- Look for the concepts of God, Christ, man, sin, and redemption since these represent the primary themes of the Bible.
- To summarize, observation calls for awareness and thoroughness. Be attentive to each term, and note carefully the relations and interrelations between terms. Observe what type of literature you are looking at (poetry? historical narrative? prophets? etc.), as well as the atmosphere or mood. Some books will have a combination of moods or there might be a change of mood which occurs throughout a book. Observe whether the passage can be characterized by despair, thanksgiving, awe, urgency, joy, humility, tenderness, etc.
It takes time to train your brain to really observe what is in a passage. Don’t stress about seeing everything at once. Try observing one thing, such as repeated words. When you feel like you’ve done a thorough job of that, read back through observing something else like contrasts. Pretty soon you’ll be able to observe many things in one reading.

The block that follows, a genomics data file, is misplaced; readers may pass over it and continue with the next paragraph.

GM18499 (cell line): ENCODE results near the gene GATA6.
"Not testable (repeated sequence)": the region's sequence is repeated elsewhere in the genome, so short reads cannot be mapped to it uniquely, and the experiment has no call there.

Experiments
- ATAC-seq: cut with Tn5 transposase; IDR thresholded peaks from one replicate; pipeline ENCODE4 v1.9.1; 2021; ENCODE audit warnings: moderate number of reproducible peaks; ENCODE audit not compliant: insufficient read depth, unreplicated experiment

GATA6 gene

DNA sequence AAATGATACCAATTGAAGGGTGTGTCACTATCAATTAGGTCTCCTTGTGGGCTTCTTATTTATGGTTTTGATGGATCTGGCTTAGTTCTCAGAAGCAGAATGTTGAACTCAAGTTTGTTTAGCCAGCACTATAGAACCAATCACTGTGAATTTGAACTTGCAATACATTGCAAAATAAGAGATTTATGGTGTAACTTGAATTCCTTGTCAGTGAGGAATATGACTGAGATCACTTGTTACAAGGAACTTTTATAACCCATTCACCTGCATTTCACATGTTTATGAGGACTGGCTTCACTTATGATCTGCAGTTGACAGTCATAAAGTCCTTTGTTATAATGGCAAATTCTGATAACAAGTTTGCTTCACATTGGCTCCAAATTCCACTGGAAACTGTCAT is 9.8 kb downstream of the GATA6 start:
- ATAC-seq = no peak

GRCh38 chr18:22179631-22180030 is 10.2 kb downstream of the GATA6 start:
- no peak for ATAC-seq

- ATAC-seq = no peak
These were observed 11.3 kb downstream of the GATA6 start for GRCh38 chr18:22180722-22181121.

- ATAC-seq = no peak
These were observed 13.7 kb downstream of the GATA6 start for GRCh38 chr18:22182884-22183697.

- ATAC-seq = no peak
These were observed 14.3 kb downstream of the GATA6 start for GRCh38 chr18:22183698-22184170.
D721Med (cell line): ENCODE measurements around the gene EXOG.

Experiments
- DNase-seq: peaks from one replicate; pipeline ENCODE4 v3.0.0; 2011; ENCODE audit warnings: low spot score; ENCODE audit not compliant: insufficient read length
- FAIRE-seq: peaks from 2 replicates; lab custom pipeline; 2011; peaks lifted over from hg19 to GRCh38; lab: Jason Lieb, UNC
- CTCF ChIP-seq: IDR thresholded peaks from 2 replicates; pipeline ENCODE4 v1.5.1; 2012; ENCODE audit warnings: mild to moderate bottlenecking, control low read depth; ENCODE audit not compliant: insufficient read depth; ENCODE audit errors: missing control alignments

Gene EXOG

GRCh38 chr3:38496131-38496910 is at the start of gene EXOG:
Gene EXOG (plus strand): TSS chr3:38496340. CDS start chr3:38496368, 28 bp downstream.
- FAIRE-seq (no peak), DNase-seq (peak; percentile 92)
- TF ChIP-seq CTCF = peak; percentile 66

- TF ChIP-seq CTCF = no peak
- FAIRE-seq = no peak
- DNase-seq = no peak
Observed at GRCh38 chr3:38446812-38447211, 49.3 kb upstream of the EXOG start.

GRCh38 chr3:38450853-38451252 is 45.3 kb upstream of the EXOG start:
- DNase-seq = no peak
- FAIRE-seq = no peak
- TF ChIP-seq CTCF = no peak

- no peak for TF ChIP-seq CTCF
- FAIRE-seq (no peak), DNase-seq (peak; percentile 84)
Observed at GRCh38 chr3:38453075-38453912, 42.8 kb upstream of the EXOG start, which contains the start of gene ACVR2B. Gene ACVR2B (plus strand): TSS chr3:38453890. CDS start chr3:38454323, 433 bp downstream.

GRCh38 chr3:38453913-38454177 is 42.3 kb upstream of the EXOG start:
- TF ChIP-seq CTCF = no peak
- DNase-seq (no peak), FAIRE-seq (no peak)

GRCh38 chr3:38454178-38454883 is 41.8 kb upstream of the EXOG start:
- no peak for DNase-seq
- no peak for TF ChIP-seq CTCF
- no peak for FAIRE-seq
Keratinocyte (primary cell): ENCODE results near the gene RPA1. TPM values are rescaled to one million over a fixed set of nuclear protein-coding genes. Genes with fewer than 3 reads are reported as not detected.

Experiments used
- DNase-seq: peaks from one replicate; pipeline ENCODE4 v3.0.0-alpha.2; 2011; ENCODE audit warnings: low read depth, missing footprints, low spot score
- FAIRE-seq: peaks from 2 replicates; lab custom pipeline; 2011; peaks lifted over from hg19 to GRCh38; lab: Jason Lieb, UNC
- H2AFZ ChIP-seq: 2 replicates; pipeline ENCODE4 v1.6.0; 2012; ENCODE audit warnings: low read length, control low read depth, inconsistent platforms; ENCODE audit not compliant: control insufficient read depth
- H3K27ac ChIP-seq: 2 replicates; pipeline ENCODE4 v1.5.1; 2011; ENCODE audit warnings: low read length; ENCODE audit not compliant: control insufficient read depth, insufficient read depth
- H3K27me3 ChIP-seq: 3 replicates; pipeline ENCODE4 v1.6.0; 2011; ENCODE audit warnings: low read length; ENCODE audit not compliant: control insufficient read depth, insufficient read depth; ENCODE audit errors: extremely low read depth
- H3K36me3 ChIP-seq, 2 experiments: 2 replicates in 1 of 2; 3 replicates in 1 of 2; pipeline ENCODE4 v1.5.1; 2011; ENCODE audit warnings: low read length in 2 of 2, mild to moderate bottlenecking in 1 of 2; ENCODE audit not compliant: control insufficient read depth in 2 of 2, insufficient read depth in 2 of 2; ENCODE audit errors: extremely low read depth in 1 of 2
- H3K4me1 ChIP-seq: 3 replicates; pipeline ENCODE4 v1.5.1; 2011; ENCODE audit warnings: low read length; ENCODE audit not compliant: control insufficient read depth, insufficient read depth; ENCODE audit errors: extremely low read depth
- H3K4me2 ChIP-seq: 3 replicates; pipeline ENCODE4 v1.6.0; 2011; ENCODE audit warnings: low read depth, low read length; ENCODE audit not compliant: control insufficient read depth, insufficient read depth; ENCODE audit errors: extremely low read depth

How to record your observations: Use colored pencils to mark your observations in your Bible as you read through it. See mine below:
If you look at the picture of my observations above, you’ll see that the repeated word “water” is colored in blue, the contrast (often made obvious by the word “but”) is marked with an orange X, a connective (so that) is noted with two green vertical lines surrounding it, a repeated phrase “water that I will give” is underlined in black, a key phrase “eternal life” is highlighted in pink, and so forth. You’ll want to come up with your own symbols and colors for your own study.
Here is a list of things you can look for/observe. You can print this out and come up with color coded symbols for each item. Use it as a key as you read through your Bible so you know what to look for and how to mark or color code it. Pretty soon you’ll have your color codes memorized so you’ll be able to recognize key observations that you’ve color coded in your Bible with a quick glance.
In the next post I will share one other tool that is helpful in the observation phase before moving on to the second step— interpretation.